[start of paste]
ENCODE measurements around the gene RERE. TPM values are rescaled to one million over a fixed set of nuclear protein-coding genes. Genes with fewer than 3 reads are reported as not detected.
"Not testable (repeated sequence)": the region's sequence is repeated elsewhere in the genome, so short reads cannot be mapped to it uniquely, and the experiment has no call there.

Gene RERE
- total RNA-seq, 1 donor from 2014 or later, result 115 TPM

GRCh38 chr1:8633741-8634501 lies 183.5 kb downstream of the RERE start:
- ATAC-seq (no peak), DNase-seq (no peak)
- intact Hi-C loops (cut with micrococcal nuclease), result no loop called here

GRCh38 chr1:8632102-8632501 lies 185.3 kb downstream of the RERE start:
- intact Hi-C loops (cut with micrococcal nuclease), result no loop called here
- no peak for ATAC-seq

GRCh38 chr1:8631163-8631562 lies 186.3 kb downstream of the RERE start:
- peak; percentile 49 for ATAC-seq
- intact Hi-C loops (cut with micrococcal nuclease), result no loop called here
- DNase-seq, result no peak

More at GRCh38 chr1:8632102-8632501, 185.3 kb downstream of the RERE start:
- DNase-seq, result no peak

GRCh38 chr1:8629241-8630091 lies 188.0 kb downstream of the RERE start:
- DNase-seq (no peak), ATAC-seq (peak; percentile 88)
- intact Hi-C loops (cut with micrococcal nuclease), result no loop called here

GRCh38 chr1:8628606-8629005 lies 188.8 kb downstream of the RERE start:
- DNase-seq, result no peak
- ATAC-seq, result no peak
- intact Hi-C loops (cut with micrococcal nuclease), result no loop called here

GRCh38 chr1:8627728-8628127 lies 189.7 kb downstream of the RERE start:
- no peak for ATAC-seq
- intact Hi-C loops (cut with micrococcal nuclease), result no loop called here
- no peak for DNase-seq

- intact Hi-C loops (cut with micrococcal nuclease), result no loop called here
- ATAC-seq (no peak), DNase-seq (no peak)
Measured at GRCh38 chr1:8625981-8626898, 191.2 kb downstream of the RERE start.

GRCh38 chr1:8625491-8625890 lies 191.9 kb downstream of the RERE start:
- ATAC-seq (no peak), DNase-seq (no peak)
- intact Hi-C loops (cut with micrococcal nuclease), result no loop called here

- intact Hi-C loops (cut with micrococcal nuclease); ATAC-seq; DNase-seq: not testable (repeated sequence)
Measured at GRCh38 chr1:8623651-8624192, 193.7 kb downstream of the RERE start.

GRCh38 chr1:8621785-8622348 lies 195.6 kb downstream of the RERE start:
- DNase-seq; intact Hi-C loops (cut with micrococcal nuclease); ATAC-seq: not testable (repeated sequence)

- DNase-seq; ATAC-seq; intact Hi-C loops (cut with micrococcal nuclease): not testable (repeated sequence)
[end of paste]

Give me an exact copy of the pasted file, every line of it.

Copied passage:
ENCODE measurements around the gene RERE. TPM values are rescaled to one million over a fixed set of nuclear protein-coding genes. Genes with fewer than 3 reads are reported as not detected.
"Not testable (repeated sequence)": the region's sequence is repeated elsewhere in the genome, so short reads cannot be mapped to it uniquely, and the experiment has no call there.

Gene RERE
- total RNA-seq, 1 donor from 2014 or later, result 115 TPM

GRCh38 chr1:8633741-8634501 lies 183.5 kb downstream of the RERE start:
- ATAC-seq (no peak), DNase-seq (no peak)
- intact Hi-C loops (cut with micrococcal nuclease), result no loop called here

GRCh38 chr1:8632102-8632501 lies 185.3 kb downstream of the RERE start:
- intact Hi-C loops (cut with micrococcal nuclease), result no loop called here
- no peak for ATAC-seq

GRCh38 chr1:8631163-8631562 lies 186.3 kb downstream of the RERE start:
- peak; percentile 49 for ATAC-seq
- intact Hi-C loops (cut with micrococcal nuclease), result no loop called here
- DNase-seq, result no peak

More at GRCh38 chr1:8632102-8632501, 185.3 kb downstream of the RERE start:
- DNase-seq, result no peak

GRCh38 chr1:8629241-8630091 lies 188.0 kb downstream of the RERE start:
- DNase-seq (no peak), ATAC-seq (peak; percentile 88)
- intact Hi-C loops (cut with micrococcal nuclease), result no loop called here

GRCh38 chr1:8628606-8629005 lies 188.8 kb downstream of the RERE start:
- DNase-seq, result no peak
- ATAC-seq, result no peak
- intact Hi-C loops (cut with micrococcal nuclease), result no loop called here

GRCh38 chr1:8627728-8628127 lies 189.7 kb downstream of the RERE start:
- no peak for ATAC-seq
- intact Hi-C loops (cut with micrococcal nuclease), result no loop called here
- no peak for DNase-seq

- intact Hi-C loops (cut with micrococcal nuclease), result no loop called here
- ATAC-seq (no peak), DNase-seq (no peak)
Measured at GRCh38 chr1:8625981-8626898, 191.2 kb downstream of the RERE start.

GRCh38 chr1:8625491-8625890 lies 191.9 kb downstream of the RERE start:
- ATAC-seq (no peak), DNase-seq (no peak)
- intact Hi-C loops (cut with micrococcal nuclease), result no loop called here

- intact Hi-C loops (cut with micrococcal nuclease); ATAC-seq; DNase-seq: not testable (repeated sequence)
Measured at GRCh38 chr1:8623651-8624192, 193.7 kb downstream of the RERE start.

GRCh38 chr1:8621785-8622348 lies 195.6 kb downstream of the RERE start:
- DNase-seq; intact Hi-C loops (cut with micrococcal nuclease); ATAC-seq: not testable (repeated sequence)

- DNase-seq; ATAC-seq; intact Hi-C loops (cut with micrococcal nuclease): not testable (repeated sequence)